Credible information remains the foundation of the ideas market » Capital News

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The need for media and information literacy alongside a review of the media policy architecture in Kenya is more urgent than ever. While rallies, crowds and media presence might not previously have counted in determining the winners of electoral processes, the 2022 general election will be determined by the quality of information management around the ballot boxes. The media, especially digital platforms, are already a battleground for the country’s various political formations.

Disinformation and related propaganda and fact-checking spurred by digital platforms are at the center of political clashes. It is interesting how even people who until recently were avid proponents of media professionalism quickly learn and practice tactics only imagined in political communication. Political party propagandists specialize in killing audiences with information overload across multiple borders about posting fake news, manipulating photos and videos or even steel shots at rallies with very little respect ethics or the law.

Many politicians fear that much of the information they share at rallies will be verified or contextualized, or not used by professional media, if they do not claim to have interests in the media used relationships with the media or content broadcasters who have taken the digital space by storm. In fact, many are spitting out very unprofessional content or spamming the online space with what amounts to voluminous text messages or political advertisements before the official campaign period is even determined.

Unlike Uganda in the just-concluded general elections, which due to the COVID 19 outbreak used the scientific campaigning method – extensively using the media for campaigning, in Kenya even without that COVID 19 or the campaign period is officially announced, political and related wars are being fought through the media: both freedom and digital.

The decline in the importance of political parties and the urgency of strong regional or county political parties which seem to demobilize the major national parties – in a nutshell, politicians prefer to co-opt the media which invest in political parties. With decentralization and now confusion in national political parties, the guys are quickly forming very powerful political parties based on counties or regions, which they use to campaign for their share of contribution through emerging coalitions. The major parties will not afford to ignore these parties in this and future elections.

In addition to investing heavily in the media in terms of acquisitions, recruiting experienced journalists into their campaign teams, the political class spends huge sums through heavy advertisements and advertisements. To top it off, none of those seeking political office would rather say anything in the media about their coalition than consult their party members.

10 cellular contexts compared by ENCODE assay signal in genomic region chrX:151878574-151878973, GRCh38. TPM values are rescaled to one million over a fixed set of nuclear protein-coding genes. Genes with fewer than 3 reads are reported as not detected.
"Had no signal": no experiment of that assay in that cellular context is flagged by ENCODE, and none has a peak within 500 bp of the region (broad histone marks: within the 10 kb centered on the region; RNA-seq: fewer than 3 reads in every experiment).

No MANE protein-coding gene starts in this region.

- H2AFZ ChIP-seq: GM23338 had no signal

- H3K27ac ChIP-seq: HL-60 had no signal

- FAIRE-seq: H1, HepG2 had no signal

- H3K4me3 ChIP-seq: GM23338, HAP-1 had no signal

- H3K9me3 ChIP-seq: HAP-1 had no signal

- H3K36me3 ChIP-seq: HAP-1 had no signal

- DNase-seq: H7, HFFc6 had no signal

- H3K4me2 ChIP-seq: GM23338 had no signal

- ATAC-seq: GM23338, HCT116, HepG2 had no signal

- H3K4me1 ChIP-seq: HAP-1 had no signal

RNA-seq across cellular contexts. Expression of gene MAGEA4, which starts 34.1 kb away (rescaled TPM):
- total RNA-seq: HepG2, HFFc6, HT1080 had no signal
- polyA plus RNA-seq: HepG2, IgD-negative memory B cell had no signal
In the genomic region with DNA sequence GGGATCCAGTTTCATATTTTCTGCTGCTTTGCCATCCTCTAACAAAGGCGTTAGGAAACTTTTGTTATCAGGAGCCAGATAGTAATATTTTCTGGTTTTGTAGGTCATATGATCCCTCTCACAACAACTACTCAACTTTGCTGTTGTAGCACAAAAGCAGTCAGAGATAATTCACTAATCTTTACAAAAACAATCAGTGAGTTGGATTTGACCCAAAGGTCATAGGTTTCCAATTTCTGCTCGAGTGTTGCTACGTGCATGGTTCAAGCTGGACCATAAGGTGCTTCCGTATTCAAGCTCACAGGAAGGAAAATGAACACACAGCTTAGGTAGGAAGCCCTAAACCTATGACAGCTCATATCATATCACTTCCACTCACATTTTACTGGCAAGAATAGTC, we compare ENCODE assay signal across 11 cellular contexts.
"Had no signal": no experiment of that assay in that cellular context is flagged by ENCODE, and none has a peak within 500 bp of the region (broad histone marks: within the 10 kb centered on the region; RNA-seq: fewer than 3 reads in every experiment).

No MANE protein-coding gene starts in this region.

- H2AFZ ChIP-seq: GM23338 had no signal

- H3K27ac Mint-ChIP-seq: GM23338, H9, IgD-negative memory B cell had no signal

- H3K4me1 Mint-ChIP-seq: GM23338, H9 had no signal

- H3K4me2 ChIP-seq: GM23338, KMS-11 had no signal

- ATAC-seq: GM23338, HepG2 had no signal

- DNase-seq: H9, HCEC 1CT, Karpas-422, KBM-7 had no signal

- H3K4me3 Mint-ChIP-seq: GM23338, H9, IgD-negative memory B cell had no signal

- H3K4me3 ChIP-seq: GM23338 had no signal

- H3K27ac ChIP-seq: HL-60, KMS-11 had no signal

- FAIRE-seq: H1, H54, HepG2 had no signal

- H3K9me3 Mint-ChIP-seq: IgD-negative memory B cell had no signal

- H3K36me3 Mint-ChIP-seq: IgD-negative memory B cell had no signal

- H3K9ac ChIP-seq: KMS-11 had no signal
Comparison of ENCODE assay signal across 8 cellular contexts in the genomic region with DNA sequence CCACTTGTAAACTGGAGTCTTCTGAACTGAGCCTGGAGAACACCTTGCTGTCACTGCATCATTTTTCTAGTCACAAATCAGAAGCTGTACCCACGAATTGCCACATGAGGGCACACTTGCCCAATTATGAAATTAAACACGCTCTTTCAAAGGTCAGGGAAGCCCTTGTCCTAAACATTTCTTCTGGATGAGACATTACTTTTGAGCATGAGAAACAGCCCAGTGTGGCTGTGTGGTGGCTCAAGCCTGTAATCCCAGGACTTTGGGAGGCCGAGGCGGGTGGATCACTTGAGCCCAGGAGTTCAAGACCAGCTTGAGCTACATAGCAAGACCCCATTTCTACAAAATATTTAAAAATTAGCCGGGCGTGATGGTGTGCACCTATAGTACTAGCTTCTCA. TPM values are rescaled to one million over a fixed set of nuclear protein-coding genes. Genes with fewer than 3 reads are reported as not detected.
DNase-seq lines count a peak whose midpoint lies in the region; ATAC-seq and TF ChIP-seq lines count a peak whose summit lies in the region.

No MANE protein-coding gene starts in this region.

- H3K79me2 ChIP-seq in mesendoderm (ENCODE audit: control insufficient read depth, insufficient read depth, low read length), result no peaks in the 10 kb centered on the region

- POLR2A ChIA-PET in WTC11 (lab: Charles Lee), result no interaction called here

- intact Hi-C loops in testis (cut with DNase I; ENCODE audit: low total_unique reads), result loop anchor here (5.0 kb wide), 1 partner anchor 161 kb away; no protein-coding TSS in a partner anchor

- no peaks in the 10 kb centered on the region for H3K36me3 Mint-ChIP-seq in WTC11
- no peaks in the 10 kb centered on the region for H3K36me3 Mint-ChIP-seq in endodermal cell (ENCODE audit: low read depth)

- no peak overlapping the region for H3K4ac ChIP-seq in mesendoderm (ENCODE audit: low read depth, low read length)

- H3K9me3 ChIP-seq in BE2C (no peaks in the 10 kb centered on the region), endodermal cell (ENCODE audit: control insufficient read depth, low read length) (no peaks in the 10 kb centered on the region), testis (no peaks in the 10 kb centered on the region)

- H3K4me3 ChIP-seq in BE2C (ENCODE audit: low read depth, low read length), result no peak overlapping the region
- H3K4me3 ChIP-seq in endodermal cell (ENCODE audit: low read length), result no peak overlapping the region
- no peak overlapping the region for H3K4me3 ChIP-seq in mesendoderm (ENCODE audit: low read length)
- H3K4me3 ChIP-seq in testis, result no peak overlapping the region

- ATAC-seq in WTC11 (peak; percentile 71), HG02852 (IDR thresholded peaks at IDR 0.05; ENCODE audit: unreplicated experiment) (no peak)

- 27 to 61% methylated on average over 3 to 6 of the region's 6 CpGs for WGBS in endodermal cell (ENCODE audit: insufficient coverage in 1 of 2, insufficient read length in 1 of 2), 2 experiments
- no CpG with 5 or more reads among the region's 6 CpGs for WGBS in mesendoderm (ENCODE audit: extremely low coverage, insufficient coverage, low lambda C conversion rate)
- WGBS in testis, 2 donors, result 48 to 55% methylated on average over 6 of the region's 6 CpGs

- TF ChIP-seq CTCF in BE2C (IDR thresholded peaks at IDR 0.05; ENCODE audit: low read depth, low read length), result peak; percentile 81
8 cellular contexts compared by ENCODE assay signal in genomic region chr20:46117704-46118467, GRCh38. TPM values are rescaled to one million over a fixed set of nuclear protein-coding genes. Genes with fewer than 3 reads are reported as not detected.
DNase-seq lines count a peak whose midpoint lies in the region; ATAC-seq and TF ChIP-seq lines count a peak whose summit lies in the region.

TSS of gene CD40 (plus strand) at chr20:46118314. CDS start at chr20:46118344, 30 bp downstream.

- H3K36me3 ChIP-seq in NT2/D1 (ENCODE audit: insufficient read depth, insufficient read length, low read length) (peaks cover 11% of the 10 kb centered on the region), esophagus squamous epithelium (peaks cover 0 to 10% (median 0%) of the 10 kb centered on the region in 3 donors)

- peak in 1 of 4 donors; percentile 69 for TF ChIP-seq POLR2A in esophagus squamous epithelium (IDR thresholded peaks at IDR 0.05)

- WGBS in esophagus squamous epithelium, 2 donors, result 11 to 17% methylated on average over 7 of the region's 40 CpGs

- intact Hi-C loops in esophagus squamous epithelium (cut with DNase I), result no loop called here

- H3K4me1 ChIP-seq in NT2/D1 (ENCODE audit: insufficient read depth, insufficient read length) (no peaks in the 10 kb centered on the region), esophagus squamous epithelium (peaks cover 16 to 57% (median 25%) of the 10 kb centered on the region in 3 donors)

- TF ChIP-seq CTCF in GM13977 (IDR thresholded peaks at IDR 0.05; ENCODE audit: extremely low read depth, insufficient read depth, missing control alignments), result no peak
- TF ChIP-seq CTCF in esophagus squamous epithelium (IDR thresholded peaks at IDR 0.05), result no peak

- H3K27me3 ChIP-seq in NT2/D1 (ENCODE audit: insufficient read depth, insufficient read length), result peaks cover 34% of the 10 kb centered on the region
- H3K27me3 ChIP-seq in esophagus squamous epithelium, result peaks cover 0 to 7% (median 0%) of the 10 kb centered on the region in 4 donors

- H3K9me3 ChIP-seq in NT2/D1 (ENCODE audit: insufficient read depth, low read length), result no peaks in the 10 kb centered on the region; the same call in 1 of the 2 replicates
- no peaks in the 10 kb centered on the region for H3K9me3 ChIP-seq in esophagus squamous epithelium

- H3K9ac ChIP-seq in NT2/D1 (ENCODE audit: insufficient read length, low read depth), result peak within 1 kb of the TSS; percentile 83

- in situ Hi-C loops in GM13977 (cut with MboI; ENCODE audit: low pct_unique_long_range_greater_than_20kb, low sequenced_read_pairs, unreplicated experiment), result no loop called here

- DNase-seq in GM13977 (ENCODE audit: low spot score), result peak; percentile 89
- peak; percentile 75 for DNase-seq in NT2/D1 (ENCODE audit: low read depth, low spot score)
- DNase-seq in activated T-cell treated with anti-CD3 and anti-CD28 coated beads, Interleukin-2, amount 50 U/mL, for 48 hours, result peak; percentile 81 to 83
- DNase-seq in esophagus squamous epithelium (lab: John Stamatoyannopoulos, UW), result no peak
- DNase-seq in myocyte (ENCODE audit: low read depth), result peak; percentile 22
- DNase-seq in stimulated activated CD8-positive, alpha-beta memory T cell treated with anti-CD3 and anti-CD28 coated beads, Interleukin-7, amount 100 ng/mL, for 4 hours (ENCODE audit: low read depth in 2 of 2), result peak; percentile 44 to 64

Politicians and party leaders are no longer organizers of grassroots support and campaigns, they are not educating voters about rights and expectations or encouraging them to vote, as they should be. The media are now the essential link between voters and parties. These have deprived voters of the opportunity to interact with and understand party policies and manifestos and to engage party leaders in a substantive way and even to compare the merits and demerits of various party manifestos. We simply have voting machines and not voters who do so from an informed point of view as one might expect.

As seen in the media, political ads are the vehicle that sells political candidates to voters in a way that blurs the line between politics and commerce today. Political advertisements have become a product sold to Kenyans and not what they represent.

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Indeed, what counts today in the search for political leadership in the country is the aspect of ethnicity, followed by considerations of wealth, then personality. As many prominent figures in the media monitoring report show, rather than the issues, it is the most important considerations that drive the electoral model.

I think the media should take advantage of this trust from politicians to do massive civic education and vet leaders for Kenyan voters. This huge responsibility and benefit should be galvanized for the benefit of the country. Let the media move away from focusing on personalities and focus on issues that matter to Kenyans. Let’s see more and more analysis of political party manifestos and policies in the media more than the dance performances we see now.

For those who work for politicians, make sure you are familiar with the basic ethical and legal provisions around publishing false news, defamation and the like, lest you find yourself in trouble. Also remember that the information shared should be credible, timely, engaging, factual and most importantly aware that Kenyans are equipped with fact-checking tools that will leave you naked if you give the wrong information. It will be very difficult to reclaim your brand and credibility outside of political circles.

For serious professional journalists and media professionals, do not fall prey to these cheaters and information propagandists – seek and report the truth using known and credible channels to obtain factual and relevant information, minimize the damage, act independently in your work and remain professional, transparent and accountable in your pursuit of public interest stories during the election period. Create a network of virtual fact checkers among yourselves in newsrooms to name and shame those who spread disinformation in real time.

The author is the Deputy Chief Executive of the Media Council of Kenya.

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